by Staff Writers
Bethesda MD (SPX) Nov 27, 2012
This past August the U.S. landed a one-ton spacecraft on the surface of Mars. Sending a spacecraft to Mars is not unique in itself, since we have sent several exploration vehicles to the Red Planet over the past five decades.
The latest such mission placed Curiosity Rover on Aeolis Palus in Gale Crater.
This very advanced rover system carries instruments that will look for conditions relevant to the past or present habitability of the planet. Over the next few years, Curiosity will explore its landing site while searching for evidence that Mars was once capable of supporting life. Of course, the other question is whether Mars could support life in the future.
About two weeks after Curiosity arrived at Mars, NASA selected InSight as its 12th mission in its Discovery Program. InSight (Interior exploration using Seismic Investigations, Geodesy and Heat Transport) will carry out a unique geophysical investigation of Mars, looking into its deep interior to see why the Red Planet evolved so differently from Earth.
The mission involves placing instruments on the Martian surface to investigate whether the core of Mars is solid or liquid, and why Mars' crust is not divided into tectonic plates that drift like those of Earth.
Knowledge gained about the interior of Mars in comparison to Earth will help scientists better understand how terrestrial planets form and evolve.
However, Curiosity is certainly far and away the most complex vehicle to reach Mars, and it may be the last of the rovers for decades to come. Given the trend in space exploration budgets and the economy in general, it is unlikely NASA will be able to afford any future missions of this scale until such time that astronauts are sent to the planet. Since there is no urgency to do this, it will be at least decades before the U.S. will mount a human expedition to Mars.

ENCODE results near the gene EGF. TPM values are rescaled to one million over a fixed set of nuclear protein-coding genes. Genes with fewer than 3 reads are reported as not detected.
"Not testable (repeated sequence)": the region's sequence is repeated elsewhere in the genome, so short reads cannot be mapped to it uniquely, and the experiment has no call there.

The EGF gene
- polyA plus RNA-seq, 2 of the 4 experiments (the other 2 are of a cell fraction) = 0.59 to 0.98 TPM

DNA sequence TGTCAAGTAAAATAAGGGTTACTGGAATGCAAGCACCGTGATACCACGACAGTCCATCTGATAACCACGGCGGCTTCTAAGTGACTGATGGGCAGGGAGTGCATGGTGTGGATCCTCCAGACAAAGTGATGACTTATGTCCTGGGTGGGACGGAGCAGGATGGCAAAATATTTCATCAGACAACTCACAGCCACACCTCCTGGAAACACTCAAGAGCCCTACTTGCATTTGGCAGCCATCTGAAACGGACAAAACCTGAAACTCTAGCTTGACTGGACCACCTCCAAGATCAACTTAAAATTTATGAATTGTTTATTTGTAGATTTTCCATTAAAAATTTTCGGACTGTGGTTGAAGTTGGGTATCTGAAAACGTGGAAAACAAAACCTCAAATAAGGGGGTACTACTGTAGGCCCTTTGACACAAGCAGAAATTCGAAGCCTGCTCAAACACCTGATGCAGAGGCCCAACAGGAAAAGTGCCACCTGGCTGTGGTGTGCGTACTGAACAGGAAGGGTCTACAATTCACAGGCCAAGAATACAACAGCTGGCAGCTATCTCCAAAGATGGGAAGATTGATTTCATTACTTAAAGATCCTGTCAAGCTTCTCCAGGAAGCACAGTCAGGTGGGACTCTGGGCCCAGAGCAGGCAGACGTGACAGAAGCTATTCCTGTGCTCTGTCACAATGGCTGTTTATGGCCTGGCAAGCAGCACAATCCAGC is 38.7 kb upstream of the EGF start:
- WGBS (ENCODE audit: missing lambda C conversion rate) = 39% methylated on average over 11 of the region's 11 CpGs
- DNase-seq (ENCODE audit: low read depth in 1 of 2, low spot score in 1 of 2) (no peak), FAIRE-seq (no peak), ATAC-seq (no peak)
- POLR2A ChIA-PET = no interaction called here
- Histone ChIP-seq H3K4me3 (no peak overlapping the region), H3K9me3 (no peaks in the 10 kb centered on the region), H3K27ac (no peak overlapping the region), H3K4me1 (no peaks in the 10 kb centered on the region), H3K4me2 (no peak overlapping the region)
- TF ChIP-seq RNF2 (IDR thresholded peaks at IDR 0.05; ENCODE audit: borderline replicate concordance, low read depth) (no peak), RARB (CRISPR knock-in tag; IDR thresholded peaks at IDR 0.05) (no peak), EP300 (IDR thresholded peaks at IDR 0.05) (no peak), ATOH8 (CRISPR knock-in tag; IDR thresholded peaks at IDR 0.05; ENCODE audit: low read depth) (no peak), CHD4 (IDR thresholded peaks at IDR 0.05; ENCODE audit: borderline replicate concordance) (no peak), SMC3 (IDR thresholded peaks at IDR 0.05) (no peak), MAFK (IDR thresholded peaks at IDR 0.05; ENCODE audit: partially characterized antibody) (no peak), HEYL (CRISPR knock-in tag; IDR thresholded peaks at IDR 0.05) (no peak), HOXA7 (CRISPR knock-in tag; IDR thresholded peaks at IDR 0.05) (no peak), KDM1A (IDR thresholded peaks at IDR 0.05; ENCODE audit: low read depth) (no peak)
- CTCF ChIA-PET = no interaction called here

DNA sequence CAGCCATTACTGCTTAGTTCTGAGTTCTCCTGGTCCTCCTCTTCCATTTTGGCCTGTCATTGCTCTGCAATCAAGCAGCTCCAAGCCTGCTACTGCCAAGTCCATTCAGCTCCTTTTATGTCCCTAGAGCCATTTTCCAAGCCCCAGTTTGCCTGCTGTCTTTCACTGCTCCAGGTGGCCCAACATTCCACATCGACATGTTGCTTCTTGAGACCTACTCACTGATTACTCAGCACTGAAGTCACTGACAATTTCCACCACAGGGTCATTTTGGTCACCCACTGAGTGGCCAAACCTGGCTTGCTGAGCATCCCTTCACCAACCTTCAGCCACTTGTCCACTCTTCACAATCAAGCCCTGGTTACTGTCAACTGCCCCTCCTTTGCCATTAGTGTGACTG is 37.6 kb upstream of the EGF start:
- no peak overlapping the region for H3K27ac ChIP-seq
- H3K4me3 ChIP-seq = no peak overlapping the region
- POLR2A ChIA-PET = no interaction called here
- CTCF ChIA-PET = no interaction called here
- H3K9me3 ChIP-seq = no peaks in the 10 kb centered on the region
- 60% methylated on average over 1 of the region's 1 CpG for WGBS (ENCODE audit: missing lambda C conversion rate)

NASA does have one other Mars mission planned to occur between Curiosity and InSight. It is a modest orbiter called MAVEN, slated for launch next year to study the planet's atmosphere.
Other modest missions may be funded in the interim decades ahead, but budget cuts and ongoing indecision at NASA regarding future missions suggests it could be a decade or more before any NASA mission touches down on the Red Planet's surface beyond InSight.
NASA had agreed to work with the European Space Agency (ESA) on a joint series of missions called ExoMars. However, when the Obama administration released its fiscal year 2013 budget proposal last February, there were no funds for NASA participation in ExoMars. That decision also included a proposed 20-percent cut in NASA's overall planetary sciences program.
Surely, part of the reason for the proposed cuts is the fact that the Curiosity Rover mission saw its costs increase from initial estimates of about $1.6 billion in 2006 to $2.5 billion by 2012.
In addition the original 2009 launch slipped to 2011. NASA's science program has also been squeezed by the increasing costs of other complex missions, such as the James Webb Space Telescope (JWST), which now has an estimated cost of $8 billion.
So, who is killing the space program? The answer seems to be: everyone involved. Program managers and contractors underestimate program costs. Politicians don't have a mandate to spend large amounts of money on space exploration in the current budget environment.
NASA is not creating enough public excitement and interest in these programs to demand that congress fund them. The space community is not innovating new, low-cost missions of importance. There seems to be a general malaise among the space "movers and shakers."
The simple truth seems to be that space exploration has matured to the point where public interest levels have fallen while costs have risen to extreme heights.
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